It was with a great deal of disappointment to read the news that Pope Francis is recommending that the Vatican declare sainthood for the former Primate of the Roman Catholic Church in Poland.
Augustus Cardinal Hlond had been the highest ranking member of Polish Catholicism from 1926-1948, twenty-two years of bitter hatred against the Jewish population in all of Poland
In the late 1920’s to the middle of the 1930’s prior to Poland’s invasion by Nazi Germany, Cardinal Hlond used much of his energy denigrating the Jews. In an open letter to the Catholic clergy, to be read at a Sunday mass in each of the thousands of Catholic churches in Poland, the Cardinal wrote that the Jews are an immoral people, that Catholics should not befriend Jews, that Catholics must boycott all Jews in professions such as medicine and law. Catholics were instructed not to shop in Jewish-owned stores. And finally, in his infamous remark, he wrote: “zydzie do Palestyna”.. Jews should get out of Poland and go to live in Palestine.
It is ironically a great pity that so many Jews did not take the Cardinal’s advice. Had tens of thousands of Polish Jewry emigrated to Palestine in the early 1930’s, their lives would have been saved from the onslaught of the Holocaust.
In 1931, my wife’s grandfather, an Orthodox Jew living in Warsaw, was informed of the death of his mother in Dzialoszyce in southern Poland. He went to the railroad station and bought a train ticket in order to be at his mother’s funeral.
While waiting, he was attacked by a group of Polish thugs who cut off his long beard and payot and tore his clothing, while shouting at him “Smierc Zydom. Zydowskie psy, wynos sie z Polski”… death to the Jews; Jewish dogs, get out of Poland”.
That was the atmosphere in a fascist-like country from the time of Poland’s independence in 1918.
As a result, my wife’s grandfather was not able to attend his mother’s funeral . Perhaps, in one way, it was a blessing. Because of it, he was determined to leave Poland together with his married children and their spouses.
He sold his large textile factory in Warsaw and began preparations for emigrating. Because Palestine at the time was controlled by the British Mandate, it was extremely difficult to obtain a certificate granting permission to the holder to immigrate to Palestine.
He needed not only one certificate, but nine, for himself and his wife, his married children and a young grandson. Because he was well known as a philanthropist and a major supporter in the Warsaw Jewish community, he was successful after two years of applying and received the necessary documents permitting the family to enter Palestine.
In 1933 the family arrived in Palestine and settled in the Montefiore quarter of Tel-Aviv. There, my wife’s grandfather built a lovely home and garden and opened a new textile factory, one of the few in Palestine.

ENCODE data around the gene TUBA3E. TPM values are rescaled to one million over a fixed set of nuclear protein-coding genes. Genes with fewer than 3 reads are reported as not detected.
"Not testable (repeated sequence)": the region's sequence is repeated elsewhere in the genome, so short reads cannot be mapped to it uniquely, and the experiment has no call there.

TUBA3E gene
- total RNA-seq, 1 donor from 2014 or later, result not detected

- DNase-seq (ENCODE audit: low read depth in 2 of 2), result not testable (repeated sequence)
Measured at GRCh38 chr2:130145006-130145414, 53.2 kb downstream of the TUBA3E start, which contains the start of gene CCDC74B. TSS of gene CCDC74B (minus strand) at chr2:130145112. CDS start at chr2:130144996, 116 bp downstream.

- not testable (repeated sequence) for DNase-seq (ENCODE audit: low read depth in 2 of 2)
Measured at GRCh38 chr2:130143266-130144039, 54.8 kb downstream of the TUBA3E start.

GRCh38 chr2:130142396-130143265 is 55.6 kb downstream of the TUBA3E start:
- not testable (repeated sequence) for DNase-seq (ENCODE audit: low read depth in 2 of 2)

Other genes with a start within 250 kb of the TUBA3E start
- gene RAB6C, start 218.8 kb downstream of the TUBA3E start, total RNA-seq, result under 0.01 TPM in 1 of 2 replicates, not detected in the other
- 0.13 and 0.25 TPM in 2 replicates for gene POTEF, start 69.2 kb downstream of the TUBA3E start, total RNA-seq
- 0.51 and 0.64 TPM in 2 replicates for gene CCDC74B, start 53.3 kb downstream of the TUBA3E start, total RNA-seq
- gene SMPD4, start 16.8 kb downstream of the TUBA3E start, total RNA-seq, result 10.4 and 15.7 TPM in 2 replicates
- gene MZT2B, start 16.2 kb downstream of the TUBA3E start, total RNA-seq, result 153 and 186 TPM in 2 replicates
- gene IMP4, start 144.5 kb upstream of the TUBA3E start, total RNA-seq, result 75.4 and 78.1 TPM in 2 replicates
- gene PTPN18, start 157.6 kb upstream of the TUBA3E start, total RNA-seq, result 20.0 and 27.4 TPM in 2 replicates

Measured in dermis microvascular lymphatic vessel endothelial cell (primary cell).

He is listed in the Encyclopedia of Chalutzim (pioneers) in Jewish industry in Palestine.
Only the eldest daughter and her husband and son chose not to emigrate. They remained in Warsaw, were transferred to the ghetto in 1942 and all three were exterminated in Treblinka.
Cardinal Hlond made no efforts nor appeals to Catholics to help their Jewish neighbors. On the contrary.
In 1946 a small group of Polish Jews who had survived the death camps made their way back home to the city of Kielce to locate their former homes and property. They were set upon by Poles who had taken possession of Jewish homes and property and who refused to return anything to the Jewish survivors.
The Poles murdered 42 Jews in cold blood and another 41 were badly injured. The streets of Kielce ran red with Jewish blood.
And the Catholic Primate of Poland, Augustus Cardinal Hlond, refused to condemn the pogrom and the Catholic perpetrators of the murders.
Earlier, when the Catholic Poles in Jedwabne gathered some 350 Jewish residents and locked them in a very large barn and set fire to it, massacring all the Jews inside,. then too the Church was silent.
For the Vatican to consider beatification of Cardinal Hlond as the first step to sainthood, is a disgrace unworthy of the Catholic church.
If Hlond remained silent during the pre-war, inter-war, and post-war years in which three and one half million Polish Jews were exterminated, the Vatican must not be silent. It must recognize his crimes of anti-Semitic hatred which fueled the fires for too many Poles to involve themselves in the killing of Jews.
The greatest of the Polish Catholic clergy, Karol Jozef Wojtyla , Cardinal of Krakow, had grown up among Jews and was very friendly to Jews. As a Cardinal, he took a moderate position in Vatican matters and in 1978 he was named Pope John II , called by Catholics “Pope John the Good Saint”.
He kept in touch with several of his former Jewish playmates and students from his youth in Wadowice. A number of them were invited to the Vatican ceremonies in which he received the crown of the papacy.
Likewise, several of his Jewish friends in Israel travelled to Poland to attend his funeral in 2005.
He was a beloved friend of Poland’s Jews. Unlike Cardinal Hlond, the proposed candidate for papal honor , the anti-Semitic Pope who hated Jews, Pope John II will always be remembered as the great saint who loved the Jews.
May his memory be for a blessing.